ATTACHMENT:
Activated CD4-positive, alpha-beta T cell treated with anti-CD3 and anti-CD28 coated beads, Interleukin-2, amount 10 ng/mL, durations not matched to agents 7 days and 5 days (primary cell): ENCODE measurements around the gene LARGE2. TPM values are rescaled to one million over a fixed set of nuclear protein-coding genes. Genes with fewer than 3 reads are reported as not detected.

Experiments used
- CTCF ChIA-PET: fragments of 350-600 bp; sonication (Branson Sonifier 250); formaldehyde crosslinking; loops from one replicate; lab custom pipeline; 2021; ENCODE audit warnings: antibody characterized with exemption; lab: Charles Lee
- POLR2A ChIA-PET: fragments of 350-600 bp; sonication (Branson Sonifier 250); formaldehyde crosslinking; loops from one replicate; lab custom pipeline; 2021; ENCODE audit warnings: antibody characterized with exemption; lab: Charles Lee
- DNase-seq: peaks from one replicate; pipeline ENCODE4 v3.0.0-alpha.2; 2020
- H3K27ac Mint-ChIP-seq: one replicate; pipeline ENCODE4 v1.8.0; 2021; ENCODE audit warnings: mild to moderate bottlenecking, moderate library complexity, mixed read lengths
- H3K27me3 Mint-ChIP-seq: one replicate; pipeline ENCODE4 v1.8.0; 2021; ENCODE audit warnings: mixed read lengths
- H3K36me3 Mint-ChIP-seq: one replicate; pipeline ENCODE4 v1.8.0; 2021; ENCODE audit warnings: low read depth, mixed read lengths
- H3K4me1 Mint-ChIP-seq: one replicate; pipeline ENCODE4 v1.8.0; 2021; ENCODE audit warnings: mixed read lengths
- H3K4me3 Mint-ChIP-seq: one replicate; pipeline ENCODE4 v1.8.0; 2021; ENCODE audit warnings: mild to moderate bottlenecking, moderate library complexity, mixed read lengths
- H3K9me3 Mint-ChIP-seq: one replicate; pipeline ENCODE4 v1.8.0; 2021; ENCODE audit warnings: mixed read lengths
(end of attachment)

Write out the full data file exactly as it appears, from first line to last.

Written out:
Activated CD4-positive, alpha-beta T cell treated with anti-CD3 and anti-CD28 coated beads, Interleukin-2, amount 10 ng/mL, durations not matched to agents 7 days and 5 days (primary cell): ENCODE measurements around the gene LARGE2. TPM values are rescaled to one million over a fixed set of nuclear protein-coding genes. Genes with fewer than 3 reads are reported as not detected.

Experiments used
- CTCF ChIA-PET: fragments of 350-600 bp; sonication (Branson Sonifier 250); formaldehyde crosslinking; loops from one replicate; lab custom pipeline; 2021; ENCODE audit warnings: antibody characterized with exemption; lab: Charles Lee
- POLR2A ChIA-PET: fragments of 350-600 bp; sonication (Branson Sonifier 250); formaldehyde crosslinking; loops from one replicate; lab custom pipeline; 2021; ENCODE audit warnings: antibody characterized with exemption; lab: Charles Lee
- DNase-seq: peaks from one replicate; pipeline ENCODE4 v3.0.0-alpha.2; 2020
- H3K27ac Mint-ChIP-seq: one replicate; pipeline ENCODE4 v1.8.0; 2021; ENCODE audit warnings: mild to moderate bottlenecking, moderate library complexity, mixed read lengths
- H3K27me3 Mint-ChIP-seq: one replicate; pipeline ENCODE4 v1.8.0; 2021; ENCODE audit warnings: mixed read lengths
- H3K36me3 Mint-ChIP-seq: one replicate; pipeline ENCODE4 v1.8.0; 2021; ENCODE audit warnings: low read depth, mixed read lengths
- H3K4me1 Mint-ChIP-seq: one replicate; pipeline ENCODE4 v1.8.0; 2021; ENCODE audit warnings: mixed read lengths
- H3K4me3 Mint-ChIP-seq: one replicate; pipeline ENCODE4 v1.8.0; 2021; ENCODE audit warnings: mild to moderate bottlenecking, moderate library complexity, mixed read lengths
- H3K9me3 Mint-ChIP-seq: one replicate; pipeline ENCODE4 v1.8.0; 2021; ENCODE audit warnings: mixed read lengths